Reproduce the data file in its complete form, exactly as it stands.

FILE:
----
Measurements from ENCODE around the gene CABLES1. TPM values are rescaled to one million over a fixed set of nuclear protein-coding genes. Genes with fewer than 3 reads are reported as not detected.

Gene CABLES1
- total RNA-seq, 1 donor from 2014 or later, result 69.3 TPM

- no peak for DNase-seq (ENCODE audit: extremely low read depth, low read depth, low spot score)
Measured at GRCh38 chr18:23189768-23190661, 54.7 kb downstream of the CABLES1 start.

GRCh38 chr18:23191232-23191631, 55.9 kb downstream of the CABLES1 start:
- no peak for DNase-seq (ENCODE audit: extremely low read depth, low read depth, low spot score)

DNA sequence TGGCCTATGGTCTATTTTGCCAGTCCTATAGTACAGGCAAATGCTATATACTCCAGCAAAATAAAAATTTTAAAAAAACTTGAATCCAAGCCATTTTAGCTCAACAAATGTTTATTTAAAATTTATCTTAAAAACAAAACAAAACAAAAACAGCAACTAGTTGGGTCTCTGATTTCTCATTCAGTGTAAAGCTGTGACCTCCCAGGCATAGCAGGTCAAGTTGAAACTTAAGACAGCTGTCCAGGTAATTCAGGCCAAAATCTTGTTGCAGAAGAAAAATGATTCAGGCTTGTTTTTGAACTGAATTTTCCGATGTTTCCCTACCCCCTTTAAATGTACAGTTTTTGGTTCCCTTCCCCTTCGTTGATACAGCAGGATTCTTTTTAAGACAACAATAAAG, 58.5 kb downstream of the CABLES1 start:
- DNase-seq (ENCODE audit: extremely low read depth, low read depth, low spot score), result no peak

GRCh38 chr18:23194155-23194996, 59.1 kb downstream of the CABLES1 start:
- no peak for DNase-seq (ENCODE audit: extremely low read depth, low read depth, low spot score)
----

Measurements from ENCODE around the gene CABLES1. TPM values are rescaled to one million over a fixed set of nuclear protein-coding genes. Genes with fewer than 3 reads are reported as not detected.

Gene CABLES1
- total RNA-seq, 1 donor from 2014 or later, result 69.3 TPM

- no peak for DNase-seq (ENCODE audit: extremely low read depth, low read depth, low spot score)
Measured at GRCh38 chr18:23189768-23190661, 54.7 kb downstream of the CABLES1 start.

GRCh38 chr18:23191232-23191631, 55.9 kb downstream of the CABLES1 start:
- no peak for DNase-seq (ENCODE audit: extremely low read depth, low read depth, low spot score)

DNA sequence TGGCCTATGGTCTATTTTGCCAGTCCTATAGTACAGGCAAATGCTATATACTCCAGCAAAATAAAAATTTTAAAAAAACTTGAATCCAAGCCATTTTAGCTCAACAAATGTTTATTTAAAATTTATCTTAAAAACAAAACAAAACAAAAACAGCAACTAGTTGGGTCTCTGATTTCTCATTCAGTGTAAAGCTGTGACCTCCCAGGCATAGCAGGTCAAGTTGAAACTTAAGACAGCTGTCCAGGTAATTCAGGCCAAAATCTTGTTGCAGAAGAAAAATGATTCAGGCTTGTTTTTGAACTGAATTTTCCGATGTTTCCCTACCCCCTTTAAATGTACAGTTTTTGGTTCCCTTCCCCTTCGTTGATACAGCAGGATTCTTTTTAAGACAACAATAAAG, 58.5 kb downstream of the CABLES1 start:
- DNase-seq (ENCODE audit: extremely low read depth, low read depth, low spot score), result no peak

GRCh38 chr18:23194155-23194996, 59.1 kb downstream of the CABLES1 start:
- no peak for DNase-seq (ENCODE audit: extremely low read depth, low read depth, low spot score)